Shellito says far the voluntary mechanism has been working well and he doesn't foresee having to increase mandatory deployments.
"I don't anticipate that at all. In fact as we've met, and I talked to the commanders, and really without exception they are impressed with the responses they have received from the Soldiers stepping forward to go," Shellito says.
Soon Tom Murray, who works for the University of Minnesota's Office of Information Technology, says he'll be shipping out to Iraq for what he expects will be an 18-month deployment.
He's been in the Guard for 9 years and has volunteered for numerous missions. Preparing to leave now, he says, is much easier than it used to be.
"I think it's changed a lot," Murray says. "They have given us for instance maybe a three or four-year timeline that you know these opportunities are coming up. They don't necessarily say it's going to be from this time to this time but they say okay well we're in the grab bag and if they pick our number then we're it."
Murray also says there is a lot more support now for the families of Soldiers sent away, everything from counseling to help with basics such as home repair.
For decades Minnesota National Guard troops had no expectation of being sent into war zones. Officials say they now tell recruits to count on deployments. And, despite that, Minnesota continues to lead the in nation in Guard recruiting.
by Mark Zdechlik, Minnesota Public Radio
Minnesota Guard leaders inducted into Court of Honor
Posted: 2015-10-07 11:02 AM
CAMP RIPLEY, Minn. - Seven retired members of the Minnesota National Guard were recognized before their fellow service members as they were inducted into the Court of Honor, Oct. 4, 2015, at Camp Ripley.
"It is our pleasure to have the opportunity to recognize these select leaders who have served our communities, state and nation with distinction," said Col. John Kolb, chief of staff for Joint Force Headquarters.
The Memorialization Board selects individuals for their service to the Minnesota National Guard as well as continued service to their communities. The board reviews the nominations received and forwards their recommendations to the Minnesota Adjutant General for approval. These inductees join the names of more than 300 others, since 1933, who have demonstrated their unwavering dedication, loyalty and distinguished service to the Minnesota National Guard.
Willmar National Guard Unit Set To Deploy
Posted: 2015-10-05 11:04 AM
FOR IMMEDIATE RELEASE
October 5, 2015
More than 150 Soldiers from the Minnesota Army National Guard's Willmar-based 682nd Engineer Battalion will deploy for an eleven-month mobilization in support of Operation Spartan Shield.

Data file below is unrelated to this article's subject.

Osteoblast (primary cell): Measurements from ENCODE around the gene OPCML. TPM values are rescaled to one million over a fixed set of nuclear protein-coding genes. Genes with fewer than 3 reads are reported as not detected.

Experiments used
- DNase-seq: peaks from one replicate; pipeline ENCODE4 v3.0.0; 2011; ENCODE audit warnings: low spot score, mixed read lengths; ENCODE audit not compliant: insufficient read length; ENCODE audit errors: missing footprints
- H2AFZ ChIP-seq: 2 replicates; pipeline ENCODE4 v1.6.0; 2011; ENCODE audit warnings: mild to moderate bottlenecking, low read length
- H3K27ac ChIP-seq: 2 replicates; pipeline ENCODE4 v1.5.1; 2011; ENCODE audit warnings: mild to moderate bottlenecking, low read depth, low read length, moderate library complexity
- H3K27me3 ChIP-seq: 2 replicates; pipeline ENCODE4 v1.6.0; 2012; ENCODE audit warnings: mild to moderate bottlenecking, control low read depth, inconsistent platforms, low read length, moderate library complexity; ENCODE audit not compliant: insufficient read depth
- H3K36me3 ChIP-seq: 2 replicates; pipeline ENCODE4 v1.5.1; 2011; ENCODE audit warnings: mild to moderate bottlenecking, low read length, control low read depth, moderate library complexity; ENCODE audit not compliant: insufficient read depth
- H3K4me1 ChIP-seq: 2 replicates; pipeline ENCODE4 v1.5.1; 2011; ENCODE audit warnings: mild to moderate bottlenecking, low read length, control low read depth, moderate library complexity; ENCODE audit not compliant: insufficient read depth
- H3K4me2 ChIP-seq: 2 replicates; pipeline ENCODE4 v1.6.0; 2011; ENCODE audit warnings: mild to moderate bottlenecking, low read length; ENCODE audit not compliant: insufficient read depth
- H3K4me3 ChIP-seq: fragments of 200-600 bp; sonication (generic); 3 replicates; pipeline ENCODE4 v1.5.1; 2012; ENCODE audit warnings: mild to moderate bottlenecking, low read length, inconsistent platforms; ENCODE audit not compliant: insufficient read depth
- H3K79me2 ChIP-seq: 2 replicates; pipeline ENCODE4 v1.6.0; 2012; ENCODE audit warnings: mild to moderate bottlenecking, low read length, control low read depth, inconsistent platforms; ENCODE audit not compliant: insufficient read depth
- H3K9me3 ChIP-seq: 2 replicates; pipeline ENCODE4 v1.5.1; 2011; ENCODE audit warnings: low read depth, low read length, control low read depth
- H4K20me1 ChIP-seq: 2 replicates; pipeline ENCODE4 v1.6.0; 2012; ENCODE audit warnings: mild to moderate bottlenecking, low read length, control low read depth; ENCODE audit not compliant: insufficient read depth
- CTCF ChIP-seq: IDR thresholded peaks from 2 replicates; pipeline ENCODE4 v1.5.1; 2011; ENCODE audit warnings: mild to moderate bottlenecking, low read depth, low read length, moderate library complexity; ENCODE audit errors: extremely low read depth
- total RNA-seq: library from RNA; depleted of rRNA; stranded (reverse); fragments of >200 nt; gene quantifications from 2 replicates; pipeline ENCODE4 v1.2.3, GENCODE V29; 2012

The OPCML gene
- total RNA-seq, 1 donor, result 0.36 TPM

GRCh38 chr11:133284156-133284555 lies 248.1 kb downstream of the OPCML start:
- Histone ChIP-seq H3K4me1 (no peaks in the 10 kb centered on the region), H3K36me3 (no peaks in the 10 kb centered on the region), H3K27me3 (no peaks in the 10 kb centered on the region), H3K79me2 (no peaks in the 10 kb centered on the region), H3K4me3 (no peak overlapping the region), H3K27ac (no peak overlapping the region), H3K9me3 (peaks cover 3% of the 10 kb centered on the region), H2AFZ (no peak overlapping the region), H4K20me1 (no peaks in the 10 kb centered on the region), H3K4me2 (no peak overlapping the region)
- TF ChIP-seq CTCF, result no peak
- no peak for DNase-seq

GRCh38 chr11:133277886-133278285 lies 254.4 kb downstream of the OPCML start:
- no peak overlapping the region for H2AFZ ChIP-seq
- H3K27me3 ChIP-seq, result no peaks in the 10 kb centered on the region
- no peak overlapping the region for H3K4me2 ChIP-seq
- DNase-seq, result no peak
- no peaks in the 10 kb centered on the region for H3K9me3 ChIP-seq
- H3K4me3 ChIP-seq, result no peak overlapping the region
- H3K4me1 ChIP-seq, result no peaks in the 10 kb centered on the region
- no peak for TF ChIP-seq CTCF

"The deploying Soldiers of the 682nd Engineer Battalion are eager to begin the deployment to Kuwait. This will be the first deployment for two-thirds of the unit, they are ready to create their own deployment experience," said Lt. Col. Keith Ferdon, battalion commander.
"Our battalion will be part of Task Force Wild in Kuwait. As a Minnesota hockey fan that is pretty cool. Our battalion has the mission of managing engineer sustainment operations throughout the Middle East, meaning we manage road and building infrastructure maintenance for coalition forces," said Ferdon.
Minnesota combat medic training center named for famous WWII nurse
Posted: 2015-10-05 09:26 AM
CAMP RIPLEY, Minn. - The Minnesota National Guard on Sunday dedicated its new combat medical training center in honor of Brainerd-native and famous WWII nurse Hortense McKay. She is the first female soldier to have a building named for her at Camp Ripley.
The Medical Simulation Training Center, which opened in May of 2014, specializes in training soldiers how to treat wartime wounded. It caters both to soldiers whose main role is being a combat medic (called "68Ws" in Army parlance) and to regular frontline soldiers looking to learn rudimentary lifesaving skills. Eventually, staff hope to train 2,500 people a year in the art of repairing bodies broken by combat.
Like the rest of Camp Ripley, the MSTC puts soldiers through the most stressful testing simulation possible. Strobe lights and loudspeakers recreate the distracting stimuli of combat, and the mannequins soldiers operate on display gruesome wounds that spew blood.
Last 133rd Airlift Wing Vietnam-Era Veteran Retires
Posted: 2015-09-30 01:56 PM
ST. PAUL, Minn. - Master Sgt. Michael Stephen Phillips, the last Vietnam-era veteran to actively serve in the 133rd Airlift Wing, was honored for his 35 years of service at a retirement ceremony at the 133rd's dining facility, Aug. 23, 2015.
An 18-year-old Phillips first joined the active-duty Air Force on Sep. 18, 1973, as a security police specialist and was stationed at the 148th Fighter Wing (when it was still an active duty base) in Duluth. Following a seven-year break in service after his initial four-year enlistment ended, Phillips' wife saw an ad on television for a special program in the National Guard, prompting his return to service.
"Back then they had what was called the Try-1 program for prior active duty members to join the Guard. It allowed you to sign up for a year and see if you liked it," said Phillips. "If it didn't work out, you could get out, and if it did ... well, I ended up staying for another 31 years!"